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The Problem and the Opportunity

We had just finished a parenting presentation to a very affluent group of parents where we had focused on teaching responsibility. An excited father came up afterwards and said he had been so moved by our message that he had decided, right there on the spot, to sell his big home in the city and move his family to a rural farm where there were “cows and chickens and eggs and crops so that my kids can have some real responsibility.”

Why do we assume that urban or suburban lifestyles and a reasonable amount of wealth and comfort have to work against our parenting and against our kids’ chances of learning responsibility? We suggested to the dedicated dad that he think about it for a while, and that he consider some specific ways that he might teach initiative and responsibility just as well in an urban or suburban environment, using money and a “family economy” as his vehicles, rather than farm chores. Maybe money is actually as good a “raw material” for discipline and delayed gratification as are chickens or cows! After all, money can be earned, budgeted, saved, given, and managed, and together, those abilities make up a pretty good definition of responsibility.

Having said that, money certainly can, and often does work against responsibility in our kids, because of the way we handle it, and the way we give it to our kids.

Let me (Richard) share an experiences that illustrates the problem:

It is a day I remember well, because it was the first day that I realized that “allowances” were working against us and that money was helping me spoil my kids much more than it was helping me teach them anything. It was a Saturday morning, and I was trying to catch up a little on sleep. I was awakened by loud knocking on the locked bedroom door. Groggily, I got up and opened it to find three little kids with their hands out saying “Gimme my money, gimme my money, its allowance day.” To my sleepy eyes, it all looked a bit like a welfare line. I had just opened the window, and here were the people with their hands out, collecting the dole!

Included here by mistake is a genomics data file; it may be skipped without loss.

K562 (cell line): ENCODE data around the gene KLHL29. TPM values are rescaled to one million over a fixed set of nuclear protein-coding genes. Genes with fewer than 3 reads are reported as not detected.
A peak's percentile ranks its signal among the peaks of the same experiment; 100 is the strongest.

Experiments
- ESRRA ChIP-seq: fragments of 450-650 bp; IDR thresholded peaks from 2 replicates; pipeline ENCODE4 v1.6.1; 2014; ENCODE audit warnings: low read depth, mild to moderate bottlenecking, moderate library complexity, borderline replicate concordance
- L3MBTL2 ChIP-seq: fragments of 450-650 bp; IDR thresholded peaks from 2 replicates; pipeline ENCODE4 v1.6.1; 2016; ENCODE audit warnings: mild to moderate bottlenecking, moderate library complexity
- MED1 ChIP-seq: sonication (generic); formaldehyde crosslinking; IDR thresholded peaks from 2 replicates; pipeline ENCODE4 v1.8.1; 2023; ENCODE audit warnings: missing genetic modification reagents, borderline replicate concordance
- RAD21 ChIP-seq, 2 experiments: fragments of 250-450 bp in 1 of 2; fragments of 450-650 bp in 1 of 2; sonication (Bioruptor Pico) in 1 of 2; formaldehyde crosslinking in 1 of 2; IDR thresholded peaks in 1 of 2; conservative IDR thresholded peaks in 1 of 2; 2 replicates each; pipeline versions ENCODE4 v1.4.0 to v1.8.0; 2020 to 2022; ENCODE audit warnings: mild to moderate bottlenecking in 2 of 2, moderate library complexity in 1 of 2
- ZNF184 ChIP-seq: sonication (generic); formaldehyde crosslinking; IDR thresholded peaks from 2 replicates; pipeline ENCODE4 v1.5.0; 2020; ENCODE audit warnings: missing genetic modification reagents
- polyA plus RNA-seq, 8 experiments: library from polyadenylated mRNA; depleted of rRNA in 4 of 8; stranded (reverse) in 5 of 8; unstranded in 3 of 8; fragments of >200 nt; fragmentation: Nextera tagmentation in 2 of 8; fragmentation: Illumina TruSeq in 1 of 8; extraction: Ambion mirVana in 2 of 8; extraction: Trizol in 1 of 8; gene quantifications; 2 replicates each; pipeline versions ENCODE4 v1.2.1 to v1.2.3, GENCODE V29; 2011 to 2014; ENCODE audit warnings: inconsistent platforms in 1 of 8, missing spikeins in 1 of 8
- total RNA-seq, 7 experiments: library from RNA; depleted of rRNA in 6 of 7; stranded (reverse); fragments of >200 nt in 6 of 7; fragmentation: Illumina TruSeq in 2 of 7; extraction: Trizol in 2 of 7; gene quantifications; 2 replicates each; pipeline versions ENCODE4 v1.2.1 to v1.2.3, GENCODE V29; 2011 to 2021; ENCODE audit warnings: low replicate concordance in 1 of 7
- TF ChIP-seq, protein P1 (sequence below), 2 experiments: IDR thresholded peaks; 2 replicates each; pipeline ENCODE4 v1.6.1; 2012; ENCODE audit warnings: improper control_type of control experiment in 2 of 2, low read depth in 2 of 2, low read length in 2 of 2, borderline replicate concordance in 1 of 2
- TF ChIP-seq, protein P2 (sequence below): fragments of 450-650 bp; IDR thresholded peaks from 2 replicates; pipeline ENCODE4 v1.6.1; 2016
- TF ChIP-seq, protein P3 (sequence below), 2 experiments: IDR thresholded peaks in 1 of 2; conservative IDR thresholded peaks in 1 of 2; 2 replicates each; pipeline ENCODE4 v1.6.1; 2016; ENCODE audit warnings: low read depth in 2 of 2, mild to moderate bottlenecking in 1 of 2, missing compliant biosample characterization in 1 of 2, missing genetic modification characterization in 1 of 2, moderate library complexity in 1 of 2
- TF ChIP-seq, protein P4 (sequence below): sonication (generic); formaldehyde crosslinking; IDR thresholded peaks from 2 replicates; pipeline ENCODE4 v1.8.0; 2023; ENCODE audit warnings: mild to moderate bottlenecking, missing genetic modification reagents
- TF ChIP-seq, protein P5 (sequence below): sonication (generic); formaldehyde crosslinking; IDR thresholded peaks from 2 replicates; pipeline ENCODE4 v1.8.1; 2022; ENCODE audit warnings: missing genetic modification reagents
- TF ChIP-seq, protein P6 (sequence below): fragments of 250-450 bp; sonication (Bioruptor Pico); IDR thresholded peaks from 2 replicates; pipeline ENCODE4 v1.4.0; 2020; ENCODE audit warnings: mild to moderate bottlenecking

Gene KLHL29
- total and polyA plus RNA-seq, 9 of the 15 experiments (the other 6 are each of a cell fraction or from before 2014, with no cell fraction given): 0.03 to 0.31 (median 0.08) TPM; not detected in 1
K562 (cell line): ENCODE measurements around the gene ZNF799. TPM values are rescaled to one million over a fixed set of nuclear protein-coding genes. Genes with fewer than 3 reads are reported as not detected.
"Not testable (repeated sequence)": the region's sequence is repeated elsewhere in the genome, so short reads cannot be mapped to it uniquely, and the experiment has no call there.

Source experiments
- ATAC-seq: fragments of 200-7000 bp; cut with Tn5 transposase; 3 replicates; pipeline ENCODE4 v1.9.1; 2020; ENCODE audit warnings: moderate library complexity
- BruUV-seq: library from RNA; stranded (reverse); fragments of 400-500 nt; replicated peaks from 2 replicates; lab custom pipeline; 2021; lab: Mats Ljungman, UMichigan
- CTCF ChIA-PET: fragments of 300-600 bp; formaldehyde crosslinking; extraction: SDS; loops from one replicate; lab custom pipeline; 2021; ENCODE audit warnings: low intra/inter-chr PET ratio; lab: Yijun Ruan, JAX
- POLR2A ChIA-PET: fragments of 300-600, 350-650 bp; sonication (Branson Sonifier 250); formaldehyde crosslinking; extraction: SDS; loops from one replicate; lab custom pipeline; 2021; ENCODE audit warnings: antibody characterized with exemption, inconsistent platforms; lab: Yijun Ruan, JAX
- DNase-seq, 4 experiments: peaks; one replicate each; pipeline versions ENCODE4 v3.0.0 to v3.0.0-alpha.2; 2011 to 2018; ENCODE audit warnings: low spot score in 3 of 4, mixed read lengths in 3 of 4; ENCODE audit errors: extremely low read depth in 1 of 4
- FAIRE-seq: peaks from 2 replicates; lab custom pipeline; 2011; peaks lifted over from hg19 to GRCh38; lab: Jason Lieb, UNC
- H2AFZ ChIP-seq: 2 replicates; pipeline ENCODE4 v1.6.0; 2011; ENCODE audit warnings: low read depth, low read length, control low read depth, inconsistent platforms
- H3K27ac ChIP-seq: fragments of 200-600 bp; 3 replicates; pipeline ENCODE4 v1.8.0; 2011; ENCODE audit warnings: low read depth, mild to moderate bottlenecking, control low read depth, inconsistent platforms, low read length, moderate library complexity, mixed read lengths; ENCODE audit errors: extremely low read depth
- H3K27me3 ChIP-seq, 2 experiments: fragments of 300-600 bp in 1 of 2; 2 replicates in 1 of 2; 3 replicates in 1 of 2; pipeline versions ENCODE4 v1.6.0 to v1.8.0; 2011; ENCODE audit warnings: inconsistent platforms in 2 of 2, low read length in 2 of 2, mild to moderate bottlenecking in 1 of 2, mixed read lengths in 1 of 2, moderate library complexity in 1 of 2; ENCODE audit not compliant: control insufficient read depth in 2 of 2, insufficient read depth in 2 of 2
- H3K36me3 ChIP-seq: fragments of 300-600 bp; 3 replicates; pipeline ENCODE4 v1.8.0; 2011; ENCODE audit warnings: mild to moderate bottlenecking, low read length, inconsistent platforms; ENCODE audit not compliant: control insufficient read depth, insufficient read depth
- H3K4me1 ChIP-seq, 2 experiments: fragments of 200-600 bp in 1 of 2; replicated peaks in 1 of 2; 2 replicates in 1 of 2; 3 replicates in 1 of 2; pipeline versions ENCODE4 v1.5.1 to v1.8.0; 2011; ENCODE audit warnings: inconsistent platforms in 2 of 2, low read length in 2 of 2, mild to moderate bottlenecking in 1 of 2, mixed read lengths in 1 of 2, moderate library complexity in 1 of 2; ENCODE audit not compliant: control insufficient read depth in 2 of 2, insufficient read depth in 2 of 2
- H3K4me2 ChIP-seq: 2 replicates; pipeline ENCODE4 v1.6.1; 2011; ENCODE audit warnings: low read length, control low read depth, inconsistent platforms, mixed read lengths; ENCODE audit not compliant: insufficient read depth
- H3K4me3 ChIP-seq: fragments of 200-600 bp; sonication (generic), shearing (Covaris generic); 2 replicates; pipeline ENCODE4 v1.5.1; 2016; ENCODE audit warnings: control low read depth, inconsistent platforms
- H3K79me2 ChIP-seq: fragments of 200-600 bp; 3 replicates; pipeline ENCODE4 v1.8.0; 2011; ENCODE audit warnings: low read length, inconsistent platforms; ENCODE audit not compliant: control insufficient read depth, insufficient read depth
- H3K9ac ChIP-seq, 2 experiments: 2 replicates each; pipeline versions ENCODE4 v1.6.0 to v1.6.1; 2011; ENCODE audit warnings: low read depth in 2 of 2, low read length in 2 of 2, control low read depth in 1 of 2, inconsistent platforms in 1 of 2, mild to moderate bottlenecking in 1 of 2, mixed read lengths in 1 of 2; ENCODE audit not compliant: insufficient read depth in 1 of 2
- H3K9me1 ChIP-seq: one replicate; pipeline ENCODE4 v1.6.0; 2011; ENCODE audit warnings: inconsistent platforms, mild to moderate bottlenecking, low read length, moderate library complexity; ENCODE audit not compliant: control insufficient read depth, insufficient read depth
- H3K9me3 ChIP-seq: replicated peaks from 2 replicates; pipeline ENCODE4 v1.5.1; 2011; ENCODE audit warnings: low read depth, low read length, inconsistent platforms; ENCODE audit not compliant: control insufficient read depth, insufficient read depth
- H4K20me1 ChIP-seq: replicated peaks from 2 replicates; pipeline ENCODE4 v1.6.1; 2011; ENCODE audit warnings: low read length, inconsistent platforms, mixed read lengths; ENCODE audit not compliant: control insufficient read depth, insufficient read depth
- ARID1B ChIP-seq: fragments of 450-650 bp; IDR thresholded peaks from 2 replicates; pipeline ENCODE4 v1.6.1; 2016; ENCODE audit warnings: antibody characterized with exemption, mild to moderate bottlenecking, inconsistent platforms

We had created an economy in our house all right, but it was an entitlement economy! My kids, I realized in that brief epiphany, saw no connection between performance and reward, they perceived no real ownership in the money we gave them or the things they bought with it, and they were learning the antithesis of initiative and responsibility rather than the essence of it.

Over the next several months, we worked with some other parents who had some of the same concerns, and developed what we started to call “the free enterprise family economy” with the goal of creating something of a microcosm of a real workplace and market in each of our homes and better preparing our kids to handle the real economic world some day, and to be more responsible and motivated in our own world in the meantime.

The “family economy” has since been tried and perfected by thousands of other parents, and has proven to be a surprisingly fun way to give young children the sense of “ownership” that is always a prerequisite for even the most basic forms of responsibility.

Institutions that last always have some kind of an economy that allows responsibility to be shared so that individuals feel both membership and motivation based on the fact that they do part of the work and share in the earned rewards.

  next to-> Establishing the Economy
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